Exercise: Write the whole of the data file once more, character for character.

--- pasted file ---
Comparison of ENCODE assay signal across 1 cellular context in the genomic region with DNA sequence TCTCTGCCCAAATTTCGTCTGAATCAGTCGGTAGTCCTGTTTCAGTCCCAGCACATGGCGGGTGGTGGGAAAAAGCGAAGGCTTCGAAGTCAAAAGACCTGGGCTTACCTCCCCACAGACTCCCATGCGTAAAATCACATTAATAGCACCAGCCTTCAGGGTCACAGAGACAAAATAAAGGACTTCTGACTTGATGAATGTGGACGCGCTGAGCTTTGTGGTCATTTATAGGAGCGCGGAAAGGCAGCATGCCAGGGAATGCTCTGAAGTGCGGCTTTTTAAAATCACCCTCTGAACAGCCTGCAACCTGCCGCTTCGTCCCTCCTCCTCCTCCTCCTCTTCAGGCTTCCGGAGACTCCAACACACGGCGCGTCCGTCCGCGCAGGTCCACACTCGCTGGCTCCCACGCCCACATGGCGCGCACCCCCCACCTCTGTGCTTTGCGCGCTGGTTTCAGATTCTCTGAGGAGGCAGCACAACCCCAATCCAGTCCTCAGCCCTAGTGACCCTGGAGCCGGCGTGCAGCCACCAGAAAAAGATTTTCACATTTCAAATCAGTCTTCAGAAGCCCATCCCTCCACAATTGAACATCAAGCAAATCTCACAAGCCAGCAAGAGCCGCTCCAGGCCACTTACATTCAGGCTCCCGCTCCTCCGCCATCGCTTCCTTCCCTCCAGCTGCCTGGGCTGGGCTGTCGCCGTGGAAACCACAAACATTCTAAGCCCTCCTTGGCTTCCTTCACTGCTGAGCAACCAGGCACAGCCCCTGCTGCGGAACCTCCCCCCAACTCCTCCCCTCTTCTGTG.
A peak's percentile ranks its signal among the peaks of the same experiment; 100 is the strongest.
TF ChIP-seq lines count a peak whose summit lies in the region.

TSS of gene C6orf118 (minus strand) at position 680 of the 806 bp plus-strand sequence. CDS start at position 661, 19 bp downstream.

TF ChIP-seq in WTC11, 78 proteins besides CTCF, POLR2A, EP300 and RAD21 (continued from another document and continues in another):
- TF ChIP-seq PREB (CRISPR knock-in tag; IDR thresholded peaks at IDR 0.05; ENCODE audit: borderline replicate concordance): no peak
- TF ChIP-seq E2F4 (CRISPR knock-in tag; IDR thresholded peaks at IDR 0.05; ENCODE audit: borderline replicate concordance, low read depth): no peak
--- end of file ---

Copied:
Comparison of ENCODE assay signal across 1 cellular context in the genomic region with DNA sequence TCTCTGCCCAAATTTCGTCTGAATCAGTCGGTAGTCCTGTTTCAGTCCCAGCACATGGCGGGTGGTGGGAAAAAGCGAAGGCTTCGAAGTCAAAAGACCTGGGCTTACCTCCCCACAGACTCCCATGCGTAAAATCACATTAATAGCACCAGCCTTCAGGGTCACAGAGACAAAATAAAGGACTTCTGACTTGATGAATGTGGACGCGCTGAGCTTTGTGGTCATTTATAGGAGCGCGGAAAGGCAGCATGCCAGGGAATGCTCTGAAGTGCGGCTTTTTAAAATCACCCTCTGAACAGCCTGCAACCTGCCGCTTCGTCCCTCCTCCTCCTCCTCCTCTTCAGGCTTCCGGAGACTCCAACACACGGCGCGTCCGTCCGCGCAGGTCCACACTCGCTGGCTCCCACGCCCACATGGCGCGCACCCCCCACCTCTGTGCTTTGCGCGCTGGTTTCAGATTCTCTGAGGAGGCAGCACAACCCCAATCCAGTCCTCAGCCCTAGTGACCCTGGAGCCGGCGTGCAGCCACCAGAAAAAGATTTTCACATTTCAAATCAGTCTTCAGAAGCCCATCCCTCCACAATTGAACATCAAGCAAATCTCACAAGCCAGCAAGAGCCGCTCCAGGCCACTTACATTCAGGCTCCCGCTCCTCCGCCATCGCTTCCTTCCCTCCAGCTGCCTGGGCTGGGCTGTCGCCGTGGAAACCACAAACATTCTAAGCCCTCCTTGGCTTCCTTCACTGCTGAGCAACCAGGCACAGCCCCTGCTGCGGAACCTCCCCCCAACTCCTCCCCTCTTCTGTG.
A peak's percentile ranks its signal among the peaks of the same experiment; 100 is the strongest.
TF ChIP-seq lines count a peak whose summit lies in the region.

TSS of gene C6orf118 (minus strand) at position 680 of the 806 bp plus-strand sequence. CDS start at position 661, 19 bp downstream.

TF ChIP-seq in WTC11, 78 proteins besides CTCF, POLR2A, EP300 and RAD21 (continued from another document and continues in another):
- TF ChIP-seq PREB (CRISPR knock-in tag; IDR thresholded peaks at IDR 0.05; ENCODE audit: borderline replicate concordance): no peak
- TF ChIP-seq E2F4 (CRISPR knock-in tag; IDR thresholded peaks at IDR 0.05; ENCODE audit: borderline replicate concordance, low read depth): no peak